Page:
Songs from The Noise of Trouble by Last Exit:
"Needless Balls"
"
Help Me Mo, I'm Blind"

Bonus songs:
Sonny Sharrock wrote the theme song to Space Ghost: Coast to Coast and I believe his wife Linda Sharrock provides the vocals. It's probably one of the strangest choices for an original TV Theme songs but then we're talking about Space Ghost. When Sharrock died in 1994, Space Ghost had a very special tribute show (Episode 24) with Thurston Moore as the musical guest. This is in disc 2 of the Season Two DVD collection in case you are a Netflix subscriber.

Courtesy of Adult Swim Songs website:
"Space Ghost Coast to Coast Theme Song" - by Sonny Sharrock.

Epitonic.com offers a biography of Peter Brotzmann (although they don't mention Last Exit!) and three MP3s for "free and legal" download. Here's his classic track:
"Nipples" - presages Brotzmann's duel with Sakata in "Needless Balls"

In 1994 (the year of Sharrock's death), Bill Laswell released an album with his group Painkiller called Execution Ground - his collaborators were John Zorn and Mick Harris, who was the drummer for the UK Grindcore group Napalm Death. All were more immersed in the metal-punk ethos (unlike oldsters Jackson, Brotzmann and Sharrock). The group came the closest to creating a free jazz-thrash fusion masterpiece:
"Execution Ground" - hosted by Musicom.net ("free and legal")


Links and Other Notes:


Akira Sakata is one interesting dude. Read his profile on his webpage. Sakata guested on Jap hip-hopper DJ Krush's Jaku album last year.

Ronald Shannon Jackson is jamming with his The Decoding Society. For better or worse, it's been a schooling ground for such musicians as Vernon Reid (Living Colour) and Melvin Gibbs (Rollins Band)

Bill Laswell has one of the most detailed fan sites you'll run across. Pity anyone who would try to assemble a discography on the man (including both his musician and producing gigs). But they do a good job of it. You might be surprised to find some of the people he has worked with. Here's a recent interview with Laswell from Slug magazine.

Sonny Sharrock's Trouser Press bio. Unfortunately, it looks like a tribute project to Sharrock did not get off the ground in time for the 10-year anniversary of his death.

Speaking of Trouser Press, their Last Exit page provided some useful information. Also, this Wire interview with Last Exit was useful.

The photo of Sharrock is scanned from the album and is credited to either Tatsuhiko Tanaka, Toshi Yamaguchi or Takeshi Masuda.

Disclaimer: All music is provided for only a short time to facilitate discussion about Last Exit and the artists. It is (p) 1986 by Tokuma Japan Enemy Records and (c) 187-07 Henderson Avenue, Hollis, New York

7 comments:

Frank Realitos said...

Excellent post...this is really interesting stuff. I really like what you've posted...now if it only had vocals...

In a similar vein...that is, taking some influence from metal and adjoining it to more "proper" music, I can't recommend Kayo Dot enough. http://www.kayodot.net/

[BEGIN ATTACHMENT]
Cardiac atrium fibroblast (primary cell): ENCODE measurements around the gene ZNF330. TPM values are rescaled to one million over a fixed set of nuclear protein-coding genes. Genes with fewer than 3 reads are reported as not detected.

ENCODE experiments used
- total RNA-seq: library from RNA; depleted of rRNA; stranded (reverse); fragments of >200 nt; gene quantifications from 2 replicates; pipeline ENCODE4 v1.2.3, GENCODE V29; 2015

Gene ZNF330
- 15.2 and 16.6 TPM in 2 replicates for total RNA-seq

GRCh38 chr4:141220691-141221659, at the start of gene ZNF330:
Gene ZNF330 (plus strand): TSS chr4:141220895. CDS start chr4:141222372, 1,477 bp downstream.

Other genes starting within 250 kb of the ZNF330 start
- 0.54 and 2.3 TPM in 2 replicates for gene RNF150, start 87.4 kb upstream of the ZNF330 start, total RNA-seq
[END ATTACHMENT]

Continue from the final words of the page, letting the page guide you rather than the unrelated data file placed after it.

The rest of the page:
They're on John Zorn's Tzadik label and they merge a serious metal aesthetic to classical composition. The songs build from almost Jef Buckley esque plaintive passages into full on roaring metal runs. It sounds strange, but it works so well. Truly unique music, that actually is looking FORWARD instead of behind...

Jim H said...

Thanks - I will check that band out.

It's probably not clear from my posting but the first cut on the album features Ronald Shannon Jackson doing some blues vocals. I'm just not as in love with that cut as the ones I posted.

Sharrock did work with his wife who was sort of a scat vocalist - I believe that's her singing in the Space Ghost: Coast to Coast theme song.

Anonymous said...

thanks for remembering me to (of?) this record - a very long time ago i have listen to it - the well-known problem with a great vinyl and cd-collection.

herr k. (totally fuzzy)

Jim H said...

I like how at about 2:20 into the "Help Mo I'm Blind" cut, Peter Brotzmann who does this real lengthy wig-out yells "shit!" instead of catching his breath.

Anonymous said...

Sonny Sharrock indeed. I first read about him in the mighty Motorbooty but it was years before I got to hear him. I hope the tribute sparks some more interest in him and leads to a comprehensive reissue of his material.
BTW, I would argue that the music needs no vocals, the players express their own voice through their instruments- Sharrock is especially powerful in this regard. The feelings that come through on his final opus, Ask The Ages, are palpable.

Rob said...

As for the Sharrock tribute project, you're right - it's a shame we haven't been able to get it out yet. Thanks to some good folks, though, it may see the light of day this summer. Until then...

Anonymous said...

ok, just to clear some things up...
Miles Davis could in no way be said to be a part of the free jazz movement. Evidence of this can be found in his angry confrontation with Albert Ayler (one of the true pioneers of free jazz). What Miles did was fusion. Also, the real first 'pioneer' of the electric guitar in free music (really free improvisation, but if you can include Miles in free jazz we're obviously not here to split hairs) was Derek Bailey. Also, I don't really think you can say anyone can 'fail' at playing freely, since, as Derek Bailey himself said, a person's free music is determined entirely by their own internal rules and therefore can only be judged by them. Also, listen to Brotzmann in another setting , or better see him live - he doesn't use feedback, that's all him....